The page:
Preachy Morons

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An editorial seems like the easiest type of news article to write, but often it is the most difficult. Not only do reporters have the task of finding something newsworthy but they have to infuse their own opinion into the article. And during the infusion, the reporter has to find the right balance of opinion and fact. If the article is too heavily opinionated, anyone who disagrees with the viewpoint will disregard the reporter as "a moron." And if it is too factual, it comes off as being "preachy." I think the best approach is the informative opinion approach mentioned here, under the topic "Writing for something specific." When a complaint becomes fused with facts and suggestions, the article is appreciated by more viewpoints.


I also wanted to comment on Dr. Jerz's blog about the surprising statement issued by a Yale professor. I had to read the first statement three times before I understood what it was saying. It's such an odd statement and it was jumbled. Once the light clicked on and I understood what was going on in the statement, I agree that it was a sexist statement. It also brings to light that any quote can be used if put into the right article to sway a reader's opinion. For instance, if that quote was used in an editorial discussing the un-advancement of women in the 21st century due to male stereotyping, it would have a great impact on the editorial and on how people felt about the issuer of the quote.  


Angela Palumbo said:

Michelle, this is a wonderful blog! I didn’t really think about editorials as hard but now that you said it, you’re right. If you put in too many facts, you’ll come off “preachy” but if you don’t put in enough, you’ll look like a “moron.” So once again, everything comes down to the whole subjective question of exactly what to do. What some may perceive as too much, others will see as adequate and so on. I will say, though, that I have never read an editorial and said, “This person’s an idiot.” I may disagree, though. But as a writer you’re never going to be able to persuade everyone to see things your way. The best you can do is follow the same procedure you do for writing a news story: find something newsworthy and ask yourself who would give you the best information about this. Maybe you’d want to take a poll of students if they have ever walked into the cafeteria and not been able to find a seat to back up your claim (or disprove it) that there is not enough room in the caf. I think writing an editorial will be hard, however, looking at the website it just seems like you have to report the same as you’d have to for a regular news story. Sorry, no breaks in the workload here. :P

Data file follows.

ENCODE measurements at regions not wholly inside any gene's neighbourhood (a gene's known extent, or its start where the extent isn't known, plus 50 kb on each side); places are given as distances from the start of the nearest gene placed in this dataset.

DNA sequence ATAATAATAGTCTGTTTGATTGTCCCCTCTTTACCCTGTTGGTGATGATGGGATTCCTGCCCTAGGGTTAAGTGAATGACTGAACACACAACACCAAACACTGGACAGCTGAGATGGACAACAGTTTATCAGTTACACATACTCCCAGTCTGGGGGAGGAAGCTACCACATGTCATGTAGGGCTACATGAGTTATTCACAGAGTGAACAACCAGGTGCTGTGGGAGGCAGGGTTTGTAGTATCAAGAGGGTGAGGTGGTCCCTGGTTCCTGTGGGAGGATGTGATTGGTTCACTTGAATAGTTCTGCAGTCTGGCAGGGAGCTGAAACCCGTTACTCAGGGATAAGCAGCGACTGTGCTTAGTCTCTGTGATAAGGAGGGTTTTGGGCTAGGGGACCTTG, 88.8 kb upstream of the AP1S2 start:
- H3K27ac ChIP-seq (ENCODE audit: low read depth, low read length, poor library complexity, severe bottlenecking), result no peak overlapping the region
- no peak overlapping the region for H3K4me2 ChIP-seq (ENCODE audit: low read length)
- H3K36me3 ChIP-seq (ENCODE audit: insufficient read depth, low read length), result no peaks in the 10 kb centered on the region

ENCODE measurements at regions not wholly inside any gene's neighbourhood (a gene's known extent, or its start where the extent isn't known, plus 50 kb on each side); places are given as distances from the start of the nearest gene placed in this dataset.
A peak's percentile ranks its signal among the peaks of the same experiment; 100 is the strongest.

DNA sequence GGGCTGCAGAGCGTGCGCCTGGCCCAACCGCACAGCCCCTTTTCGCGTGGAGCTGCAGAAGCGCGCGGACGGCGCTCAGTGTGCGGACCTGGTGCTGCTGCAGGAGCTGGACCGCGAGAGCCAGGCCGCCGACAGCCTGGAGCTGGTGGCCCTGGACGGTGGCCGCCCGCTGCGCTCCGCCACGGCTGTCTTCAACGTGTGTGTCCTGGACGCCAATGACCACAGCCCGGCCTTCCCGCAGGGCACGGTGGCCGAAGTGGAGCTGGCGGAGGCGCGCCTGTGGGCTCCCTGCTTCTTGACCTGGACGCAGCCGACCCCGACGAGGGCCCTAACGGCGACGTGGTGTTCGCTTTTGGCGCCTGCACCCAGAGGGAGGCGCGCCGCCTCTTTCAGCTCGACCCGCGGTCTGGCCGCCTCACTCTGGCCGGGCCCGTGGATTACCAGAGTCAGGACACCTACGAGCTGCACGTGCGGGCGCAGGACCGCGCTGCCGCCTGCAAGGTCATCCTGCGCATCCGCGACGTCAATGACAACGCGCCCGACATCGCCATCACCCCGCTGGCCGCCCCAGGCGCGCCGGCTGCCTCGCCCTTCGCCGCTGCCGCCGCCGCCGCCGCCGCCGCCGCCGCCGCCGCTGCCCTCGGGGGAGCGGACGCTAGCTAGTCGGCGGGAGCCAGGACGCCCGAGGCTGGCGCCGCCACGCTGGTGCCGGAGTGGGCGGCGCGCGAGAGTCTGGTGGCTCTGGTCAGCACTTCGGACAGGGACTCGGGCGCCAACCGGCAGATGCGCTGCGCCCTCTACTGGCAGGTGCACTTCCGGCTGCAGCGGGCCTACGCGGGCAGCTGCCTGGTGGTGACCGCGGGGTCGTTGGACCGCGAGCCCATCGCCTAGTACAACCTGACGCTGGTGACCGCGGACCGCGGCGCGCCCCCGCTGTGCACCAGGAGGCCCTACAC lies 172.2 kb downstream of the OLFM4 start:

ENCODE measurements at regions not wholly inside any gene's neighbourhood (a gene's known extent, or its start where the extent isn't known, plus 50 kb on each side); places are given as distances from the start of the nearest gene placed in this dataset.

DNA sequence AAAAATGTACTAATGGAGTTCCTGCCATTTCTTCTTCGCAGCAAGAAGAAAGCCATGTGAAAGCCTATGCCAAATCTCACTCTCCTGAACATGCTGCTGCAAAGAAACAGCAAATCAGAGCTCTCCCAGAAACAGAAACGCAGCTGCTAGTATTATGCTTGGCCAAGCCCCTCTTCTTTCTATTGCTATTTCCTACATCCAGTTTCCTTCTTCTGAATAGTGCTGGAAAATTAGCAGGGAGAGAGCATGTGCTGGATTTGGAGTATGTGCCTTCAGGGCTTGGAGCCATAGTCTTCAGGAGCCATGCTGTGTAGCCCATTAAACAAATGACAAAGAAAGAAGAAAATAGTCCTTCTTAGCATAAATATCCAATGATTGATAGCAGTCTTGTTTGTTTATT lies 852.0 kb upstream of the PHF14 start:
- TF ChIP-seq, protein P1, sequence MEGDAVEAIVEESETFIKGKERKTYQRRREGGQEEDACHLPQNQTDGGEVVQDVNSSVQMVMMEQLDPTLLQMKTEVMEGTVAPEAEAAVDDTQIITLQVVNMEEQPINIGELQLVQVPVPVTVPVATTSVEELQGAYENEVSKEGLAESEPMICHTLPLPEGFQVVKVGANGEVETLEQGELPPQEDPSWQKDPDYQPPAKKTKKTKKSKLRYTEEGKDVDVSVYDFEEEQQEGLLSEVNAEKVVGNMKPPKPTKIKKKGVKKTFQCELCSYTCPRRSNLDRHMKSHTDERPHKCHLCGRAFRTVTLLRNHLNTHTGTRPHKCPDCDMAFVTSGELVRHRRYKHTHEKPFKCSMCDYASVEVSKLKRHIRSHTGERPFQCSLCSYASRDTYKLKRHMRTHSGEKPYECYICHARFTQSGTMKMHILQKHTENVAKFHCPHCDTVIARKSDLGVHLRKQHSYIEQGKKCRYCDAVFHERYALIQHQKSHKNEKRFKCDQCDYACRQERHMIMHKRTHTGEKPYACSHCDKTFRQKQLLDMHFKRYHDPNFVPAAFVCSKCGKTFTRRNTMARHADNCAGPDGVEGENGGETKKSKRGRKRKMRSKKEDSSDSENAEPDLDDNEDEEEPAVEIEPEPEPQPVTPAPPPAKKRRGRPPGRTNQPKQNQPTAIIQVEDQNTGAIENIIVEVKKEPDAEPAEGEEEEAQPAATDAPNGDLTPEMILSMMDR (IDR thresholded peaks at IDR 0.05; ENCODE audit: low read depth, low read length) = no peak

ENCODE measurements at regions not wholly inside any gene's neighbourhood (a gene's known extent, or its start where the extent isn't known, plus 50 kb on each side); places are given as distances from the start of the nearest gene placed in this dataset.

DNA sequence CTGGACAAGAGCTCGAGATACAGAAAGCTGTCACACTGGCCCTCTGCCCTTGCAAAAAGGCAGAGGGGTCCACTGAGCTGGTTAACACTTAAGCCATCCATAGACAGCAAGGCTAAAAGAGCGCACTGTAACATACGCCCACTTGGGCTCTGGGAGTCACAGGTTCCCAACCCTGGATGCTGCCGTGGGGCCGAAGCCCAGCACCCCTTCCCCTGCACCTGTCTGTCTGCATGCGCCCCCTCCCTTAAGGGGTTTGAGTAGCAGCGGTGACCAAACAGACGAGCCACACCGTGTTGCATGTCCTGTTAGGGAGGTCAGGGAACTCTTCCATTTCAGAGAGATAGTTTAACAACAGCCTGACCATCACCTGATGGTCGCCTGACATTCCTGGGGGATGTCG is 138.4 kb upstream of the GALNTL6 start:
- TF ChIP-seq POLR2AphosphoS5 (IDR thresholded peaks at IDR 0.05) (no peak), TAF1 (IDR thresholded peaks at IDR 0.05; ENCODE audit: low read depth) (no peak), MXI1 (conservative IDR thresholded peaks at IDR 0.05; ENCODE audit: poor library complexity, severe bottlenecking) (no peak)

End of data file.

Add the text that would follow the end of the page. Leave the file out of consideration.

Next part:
Michelle Tantlinger said:

Thanks! As for dismissing some editorials as “moronic” I was thinking of some I have read in the past, mostly political editorials/opinions. Sometimes, in a zest to support one’s favorite politician or political party a writer starts laying blame, with no cause, to the opposition. On Sundays the Tribune Review has a big opinion section and the Trib leans obviously to the right. I’ve found a few examples of bad opinion pieces in that section. And I know the same thing could be said about the Post-Gazette, but the Trib is the paper I’m familiar with. I think the lesson to learn here is to just avoid writing political pieces (haha)!

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